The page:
Even for the non-technophiles, there's a tremendous amount of value in such a device.
Last year my parents were moving out of their home into a smaller, elderly apartment. They found an old HP iPaq I apparently left behind in a box years ago. They called me asking if it would allow them to browse the web sort of like an iPhone, but from the couch. My response was "sort of, but not really". Their response was quite dejected. They really hoping it would've allowed them to browse on the couch.
We've been down the netbook idea road before, and the laptop road, but the solution ended up being an iMac. My father (in his 60s) has terrible eyesight, so a large display was great. Time Machine was also the "killer app" for them -- they hated making backups before, but my father begrudgingly made some every few months (I used to do it for them during holiday visits).
iPad though? Exactly what they want. Especially my Mom who is a bona-fide technophobe. She's still "afraid" of computers, fearing she'll "mess it up". The iPad is perfect for 95% of what she does. The only thing she still has to use the iMac for is a few games (which could be re-bought for the iPad or her Nintendo DS), and for scanning in the family photo albums. Instant on. On the couch. No keyboard. Nothing to "mess up". Access to all the computer's media (especially if there's AppleTV like streaming from their iTunes library).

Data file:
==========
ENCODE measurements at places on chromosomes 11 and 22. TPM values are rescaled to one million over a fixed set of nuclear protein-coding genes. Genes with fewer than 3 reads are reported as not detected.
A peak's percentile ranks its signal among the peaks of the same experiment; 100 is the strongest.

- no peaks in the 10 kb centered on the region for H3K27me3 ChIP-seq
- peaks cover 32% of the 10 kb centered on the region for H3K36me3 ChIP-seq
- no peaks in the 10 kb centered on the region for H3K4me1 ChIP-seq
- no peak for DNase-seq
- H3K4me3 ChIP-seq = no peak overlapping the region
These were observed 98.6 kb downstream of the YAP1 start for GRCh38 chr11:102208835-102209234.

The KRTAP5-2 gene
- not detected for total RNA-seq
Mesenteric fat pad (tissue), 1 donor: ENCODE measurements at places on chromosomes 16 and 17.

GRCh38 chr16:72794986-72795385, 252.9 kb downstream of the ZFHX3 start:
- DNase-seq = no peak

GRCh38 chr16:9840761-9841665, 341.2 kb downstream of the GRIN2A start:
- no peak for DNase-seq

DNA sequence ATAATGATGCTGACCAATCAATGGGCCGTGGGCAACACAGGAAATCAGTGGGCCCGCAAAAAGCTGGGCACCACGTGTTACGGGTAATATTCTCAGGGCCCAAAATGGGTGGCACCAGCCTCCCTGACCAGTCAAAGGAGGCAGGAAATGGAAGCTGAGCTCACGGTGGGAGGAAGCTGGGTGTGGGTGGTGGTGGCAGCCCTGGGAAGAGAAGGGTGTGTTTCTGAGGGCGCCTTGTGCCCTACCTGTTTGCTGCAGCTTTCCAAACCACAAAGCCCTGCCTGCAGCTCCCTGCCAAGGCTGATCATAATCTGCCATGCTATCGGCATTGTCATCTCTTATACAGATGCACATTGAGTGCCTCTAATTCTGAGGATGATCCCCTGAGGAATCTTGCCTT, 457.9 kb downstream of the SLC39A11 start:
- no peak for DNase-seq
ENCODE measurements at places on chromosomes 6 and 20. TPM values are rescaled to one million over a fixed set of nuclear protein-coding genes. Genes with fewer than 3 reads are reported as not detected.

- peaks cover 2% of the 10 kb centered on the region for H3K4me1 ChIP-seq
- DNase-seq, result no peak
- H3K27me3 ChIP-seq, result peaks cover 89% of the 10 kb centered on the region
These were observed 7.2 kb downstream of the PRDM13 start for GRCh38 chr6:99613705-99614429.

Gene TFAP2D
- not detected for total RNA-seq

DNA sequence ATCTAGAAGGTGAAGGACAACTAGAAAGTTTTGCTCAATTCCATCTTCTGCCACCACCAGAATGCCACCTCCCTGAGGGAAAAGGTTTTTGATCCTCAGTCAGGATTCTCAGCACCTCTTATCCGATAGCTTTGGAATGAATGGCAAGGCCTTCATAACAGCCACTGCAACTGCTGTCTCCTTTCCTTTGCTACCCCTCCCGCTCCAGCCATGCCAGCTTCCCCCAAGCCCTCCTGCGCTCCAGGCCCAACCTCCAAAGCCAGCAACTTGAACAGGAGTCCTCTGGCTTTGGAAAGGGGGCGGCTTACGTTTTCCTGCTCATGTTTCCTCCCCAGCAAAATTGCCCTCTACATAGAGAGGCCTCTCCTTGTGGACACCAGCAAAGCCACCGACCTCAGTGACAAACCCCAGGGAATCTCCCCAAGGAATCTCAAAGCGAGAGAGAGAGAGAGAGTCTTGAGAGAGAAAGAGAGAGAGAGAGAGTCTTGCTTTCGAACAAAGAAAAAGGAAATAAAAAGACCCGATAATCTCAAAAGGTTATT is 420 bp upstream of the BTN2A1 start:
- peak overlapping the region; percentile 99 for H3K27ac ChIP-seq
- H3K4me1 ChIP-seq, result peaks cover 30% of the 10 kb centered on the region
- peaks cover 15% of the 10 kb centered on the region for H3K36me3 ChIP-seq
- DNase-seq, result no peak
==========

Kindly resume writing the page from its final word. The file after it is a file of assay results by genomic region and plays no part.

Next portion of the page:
As articles have mentioned, this is the perfect computer for the family technophobe. Or for replacing that old laptop you had around that you were considering replacing with a netbook for casual-couch-computing -- so they can futz around on Facebook or do a quick email or look up a quick thing while they watch TV or have a spare moment.
I need to use one before making up my mind, but today I use a Macbook Pro as my production device (code, music production, presentations, other high volume content creation) and an iPhone for mobile communication and very casual short bursts of consumption. What's missing is a pure casual consumption and occasional production device. This fits in quite well. Netbooks are just not the right form factor for many of those tasks.